Thanks to the Inclusive CrossFit initiative, people who use wheelchairs and those who do not train together at a gym in the city of Lida, Hrodna Region, Belarus.
Coach Viktor Zakharyev lifts himself up along with his wheelchair. He says that the total weight he lifts is about 90 kg: “Of course, you can lift just your weight if you like, but I prefer to do it with the wheelchair. I have been doing sports since childhood. After an injury that happened more than 20 years ago, I taught weightlifting. Later, I retrained as a master of sports in swimming. I am also an instructor in extreme sports, including downhill skiing.”
Viktor moved to Lida from Minsk in April this year: “I was invited by Sasha Avdevich, who came up with this initiative.”
The head of the Inclusive CrossFit project, Aleksandr Avdevich, who used to live in Lida, has done a lot to make life more comfortable for people with disabilities in the city. Thanks to cooperation between the Lida branch of the Republican Association of Wheelchair Users (PA RAWU) and local authorities, Lida is one of the most inclusive cities in the country, with a barrier-free environment.
The Inclusive CrossFit initiative is implemented by PA RAWU within the framework of the international technical assistance project “Prevention of non-communicable diseases, promotion of healthy lifestyles and support of the modernisation of the healthcare system in Belarus (BELMED)”, funded by the European Union.
According to Aleksandr Avdevich, about €20,000 was invested in gym equipment, another €5,000 was allocated to pay the coach's salary for the duration of the project.
Aleksandr Avdevich hopes that the project will not only enable people with disabilities to play sports for free, but will also change attitudes regarding disability in society. “I would like to reach a point where people with disabilities are perceived as equal, when a coach in a wheelchair is able to compete with other professionals,” he says.
“Able-bodied people no longer consider a person in a wheelchair to be different. While the project continues, training sessions will remain free for everyone,” explains Viktor Zakharyev.
Tatyana Grintsevich, a horse trainer at the equestrian school, has been going to the gym to lose weight since it opened in April, and she has already achieved good results. “There are a lot of gyms in Lida, but I chose this one because they have a very good coach. We communicate with everyone; there are many different people with and without disabilities,” she says.
Yelena Nichipor, who uses a wheelchair and has also been at the gym since April, agrees: “Sasha Avdevich's mother called me and told me about the opening of the gym. I liked it from the moment I arrived, and now I go three times a week. I wanted to strengthen my arms and lose weight, and I have achieved both of these goals.”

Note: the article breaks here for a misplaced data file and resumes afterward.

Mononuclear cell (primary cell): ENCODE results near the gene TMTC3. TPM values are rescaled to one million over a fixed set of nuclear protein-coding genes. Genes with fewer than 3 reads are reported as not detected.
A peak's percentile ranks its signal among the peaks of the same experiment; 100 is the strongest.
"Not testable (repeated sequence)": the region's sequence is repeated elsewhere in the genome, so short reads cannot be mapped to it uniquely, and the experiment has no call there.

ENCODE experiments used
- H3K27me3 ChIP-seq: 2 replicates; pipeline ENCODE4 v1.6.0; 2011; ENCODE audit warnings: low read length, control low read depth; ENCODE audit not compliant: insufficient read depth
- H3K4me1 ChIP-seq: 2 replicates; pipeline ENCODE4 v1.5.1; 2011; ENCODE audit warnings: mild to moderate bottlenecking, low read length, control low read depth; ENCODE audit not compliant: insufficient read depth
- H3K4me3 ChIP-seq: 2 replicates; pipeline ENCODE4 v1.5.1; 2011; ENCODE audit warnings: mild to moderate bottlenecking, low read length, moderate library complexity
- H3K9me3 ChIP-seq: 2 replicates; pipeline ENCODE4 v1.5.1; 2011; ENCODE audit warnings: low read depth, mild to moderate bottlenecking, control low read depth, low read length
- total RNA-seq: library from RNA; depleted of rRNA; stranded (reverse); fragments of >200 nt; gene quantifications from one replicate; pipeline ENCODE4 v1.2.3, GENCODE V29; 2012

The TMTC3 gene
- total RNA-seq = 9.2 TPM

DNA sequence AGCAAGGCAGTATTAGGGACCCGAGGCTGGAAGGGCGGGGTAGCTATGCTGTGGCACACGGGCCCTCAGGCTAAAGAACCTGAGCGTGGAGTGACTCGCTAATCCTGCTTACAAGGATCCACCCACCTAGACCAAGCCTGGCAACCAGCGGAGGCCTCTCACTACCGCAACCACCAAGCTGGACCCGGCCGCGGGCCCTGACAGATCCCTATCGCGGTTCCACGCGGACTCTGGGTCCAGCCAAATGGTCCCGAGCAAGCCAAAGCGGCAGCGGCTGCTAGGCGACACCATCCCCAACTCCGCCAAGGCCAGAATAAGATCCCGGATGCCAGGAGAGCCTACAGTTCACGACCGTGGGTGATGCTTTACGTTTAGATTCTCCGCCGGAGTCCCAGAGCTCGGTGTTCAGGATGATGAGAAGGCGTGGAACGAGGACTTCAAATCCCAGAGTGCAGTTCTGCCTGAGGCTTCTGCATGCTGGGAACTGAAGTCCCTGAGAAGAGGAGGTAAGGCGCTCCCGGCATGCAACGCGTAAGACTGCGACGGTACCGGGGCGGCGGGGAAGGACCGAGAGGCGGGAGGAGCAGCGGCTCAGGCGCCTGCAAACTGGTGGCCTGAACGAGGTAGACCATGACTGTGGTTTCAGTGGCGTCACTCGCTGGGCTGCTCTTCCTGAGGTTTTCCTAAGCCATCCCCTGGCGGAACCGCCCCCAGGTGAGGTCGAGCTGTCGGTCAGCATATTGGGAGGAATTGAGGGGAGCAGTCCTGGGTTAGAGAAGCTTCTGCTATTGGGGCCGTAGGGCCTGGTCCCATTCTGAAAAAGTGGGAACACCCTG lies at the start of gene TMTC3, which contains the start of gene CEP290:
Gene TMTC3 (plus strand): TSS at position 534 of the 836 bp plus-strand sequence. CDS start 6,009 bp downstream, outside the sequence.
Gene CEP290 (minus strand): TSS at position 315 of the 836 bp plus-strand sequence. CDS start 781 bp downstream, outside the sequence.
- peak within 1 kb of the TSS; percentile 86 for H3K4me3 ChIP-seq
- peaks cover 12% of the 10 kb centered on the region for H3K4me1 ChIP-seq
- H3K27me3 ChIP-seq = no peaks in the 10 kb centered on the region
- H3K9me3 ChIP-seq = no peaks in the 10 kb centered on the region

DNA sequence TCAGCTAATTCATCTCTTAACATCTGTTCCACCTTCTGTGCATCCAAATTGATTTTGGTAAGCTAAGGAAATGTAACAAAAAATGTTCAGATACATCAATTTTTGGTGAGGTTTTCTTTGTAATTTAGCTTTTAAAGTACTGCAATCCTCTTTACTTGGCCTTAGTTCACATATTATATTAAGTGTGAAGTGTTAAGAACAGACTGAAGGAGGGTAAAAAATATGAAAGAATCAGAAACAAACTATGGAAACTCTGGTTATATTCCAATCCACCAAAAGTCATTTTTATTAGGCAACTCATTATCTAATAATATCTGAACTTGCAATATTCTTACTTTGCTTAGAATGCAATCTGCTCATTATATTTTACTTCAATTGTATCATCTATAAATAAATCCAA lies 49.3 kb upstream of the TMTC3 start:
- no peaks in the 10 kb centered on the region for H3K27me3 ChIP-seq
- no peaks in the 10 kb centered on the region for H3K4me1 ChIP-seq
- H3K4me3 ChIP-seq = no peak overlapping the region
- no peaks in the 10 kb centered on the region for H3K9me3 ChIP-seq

Yelena lives alone in a ground floor apartment, which has a ramp, so she manages without a lift. She receives assistance from a social worker, which costs her a little less than 5 Belarusian roubles (€2.15) a month. “I need help taking out the bins and going to the shop in the winter, for example. If there is a lot of snow, I cannot get out,” Yelena explains. “I hope I can somehow go to the gym to do CrossFit.”
Viktor Zakharyev says that CrossFit is gaining popularity in Lida: “Our gym is small – no more than six people can train at a time.” The coach says that, these days, a healthy body is preferable to huge muscles; therefore, he considers CrossFit more useful than strength training alone, for example.
“The main goal of the training is to increase endurance,” he says. “This happens not with the use of heavy weights, but by increasing the duration of the lesson and having a short rest break. This is a type of circuit training. We have cardio exercises (such as jump rope and rowing machines), weightlifting and gymnastics.”
According to the coach, it is important for everyone to do sports, and for a person with a disability even more so: “People using wheelchairs face particular problems. A sedentary lifestyle causes circulatory disorders”
Viktor has been very impressed with the barrier-free environment in Lida, which allows people in wheelchairs to move around the town without their own car. If booked in advance, a public minibus will even collect a wheelchair user directly from their house.
The project will end in December, when Viktor will return to Minsk. He has big plans. Currently, he is still participating in Denis Vasilevich's “Special Approach” project, which won the social projects competition. Soon, people with disabilities will be able to ski, kayak, go tubing and stand up paddle surfing.
The gym in Lida will also work with the local Children’s and Youth School for the Olympic Reserve, to allow young people with disabilities to attend classes for free.
A replacement coach has not yet been identified, but perhaps Viktor could be replaced by Yevgeniy Ungur. Training in the gym helped Yevgeniy to get in good physical shape. “I’ve lost centimetres from my waist, and I feel better. I used to get tired when I was moving around the city – now it is much easier,” he says.
Yevgeniy hopes that the gym will remain open, and that both able-bodied and disabled people will continue to train there.
Author: Yelena Spasyuk
The article is published in Russian by Naviny.by